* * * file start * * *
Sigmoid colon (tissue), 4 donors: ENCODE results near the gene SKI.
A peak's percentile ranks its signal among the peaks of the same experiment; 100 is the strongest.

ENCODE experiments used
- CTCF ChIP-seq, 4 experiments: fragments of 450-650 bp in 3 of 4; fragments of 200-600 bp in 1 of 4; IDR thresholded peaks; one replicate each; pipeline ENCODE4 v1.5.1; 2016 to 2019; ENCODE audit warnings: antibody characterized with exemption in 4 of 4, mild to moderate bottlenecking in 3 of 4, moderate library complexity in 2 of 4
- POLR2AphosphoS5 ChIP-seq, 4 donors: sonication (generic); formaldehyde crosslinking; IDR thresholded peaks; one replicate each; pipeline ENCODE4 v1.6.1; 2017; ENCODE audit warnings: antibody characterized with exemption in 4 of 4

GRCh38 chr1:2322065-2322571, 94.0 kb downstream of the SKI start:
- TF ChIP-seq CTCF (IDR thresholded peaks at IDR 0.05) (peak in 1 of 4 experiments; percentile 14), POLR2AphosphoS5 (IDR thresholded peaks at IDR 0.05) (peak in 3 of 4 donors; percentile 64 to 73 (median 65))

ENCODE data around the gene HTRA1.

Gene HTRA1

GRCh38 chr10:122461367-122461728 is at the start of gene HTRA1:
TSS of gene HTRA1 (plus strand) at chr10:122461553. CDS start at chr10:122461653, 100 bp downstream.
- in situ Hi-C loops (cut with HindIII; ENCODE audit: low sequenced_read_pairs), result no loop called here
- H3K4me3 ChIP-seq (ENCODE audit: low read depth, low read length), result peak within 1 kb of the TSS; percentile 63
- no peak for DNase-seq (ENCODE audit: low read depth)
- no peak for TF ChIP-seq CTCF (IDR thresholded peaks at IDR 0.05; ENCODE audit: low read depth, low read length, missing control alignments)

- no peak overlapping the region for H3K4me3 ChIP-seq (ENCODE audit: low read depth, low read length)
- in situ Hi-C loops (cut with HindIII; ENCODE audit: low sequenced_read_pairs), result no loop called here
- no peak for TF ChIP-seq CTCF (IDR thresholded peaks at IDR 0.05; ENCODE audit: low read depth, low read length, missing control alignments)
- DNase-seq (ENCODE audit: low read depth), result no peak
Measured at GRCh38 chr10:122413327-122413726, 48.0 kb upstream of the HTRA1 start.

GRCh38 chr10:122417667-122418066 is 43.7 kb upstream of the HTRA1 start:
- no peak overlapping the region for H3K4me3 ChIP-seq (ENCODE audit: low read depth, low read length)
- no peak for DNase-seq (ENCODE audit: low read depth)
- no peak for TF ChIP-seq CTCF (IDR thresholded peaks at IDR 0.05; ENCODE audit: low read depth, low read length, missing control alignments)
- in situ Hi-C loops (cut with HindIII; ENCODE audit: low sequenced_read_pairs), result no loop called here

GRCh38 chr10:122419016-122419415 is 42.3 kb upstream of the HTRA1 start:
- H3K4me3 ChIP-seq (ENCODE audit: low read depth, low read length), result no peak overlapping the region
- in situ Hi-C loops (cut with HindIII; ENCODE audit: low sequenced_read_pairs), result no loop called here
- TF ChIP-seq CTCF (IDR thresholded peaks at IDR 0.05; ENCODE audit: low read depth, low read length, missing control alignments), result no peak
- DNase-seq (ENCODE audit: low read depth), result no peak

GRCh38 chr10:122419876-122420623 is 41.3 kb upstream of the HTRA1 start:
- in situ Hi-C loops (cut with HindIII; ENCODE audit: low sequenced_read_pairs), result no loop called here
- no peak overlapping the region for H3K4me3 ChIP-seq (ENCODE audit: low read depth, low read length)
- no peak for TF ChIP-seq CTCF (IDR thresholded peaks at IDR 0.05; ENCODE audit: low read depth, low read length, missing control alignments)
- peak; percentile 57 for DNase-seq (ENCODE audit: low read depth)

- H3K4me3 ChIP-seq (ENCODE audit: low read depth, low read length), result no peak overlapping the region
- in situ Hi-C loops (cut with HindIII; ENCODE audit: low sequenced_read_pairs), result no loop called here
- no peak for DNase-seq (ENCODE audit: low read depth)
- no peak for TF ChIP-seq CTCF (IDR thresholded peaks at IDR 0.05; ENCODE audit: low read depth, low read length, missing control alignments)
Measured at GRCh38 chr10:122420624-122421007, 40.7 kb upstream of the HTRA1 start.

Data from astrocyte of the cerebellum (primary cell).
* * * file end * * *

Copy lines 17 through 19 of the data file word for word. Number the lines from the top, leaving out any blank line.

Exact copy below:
- in situ Hi-C loops (cut with HindIII; ENCODE audit: low sequenced_read_pairs), result no loop called here
- no peak for TF ChIP-seq CTCF (IDR thresholded peaks at IDR 0.05; ENCODE audit: low read depth, low read length, missing control alignments)
- DNase-seq (ENCODE audit: low read depth), result no peak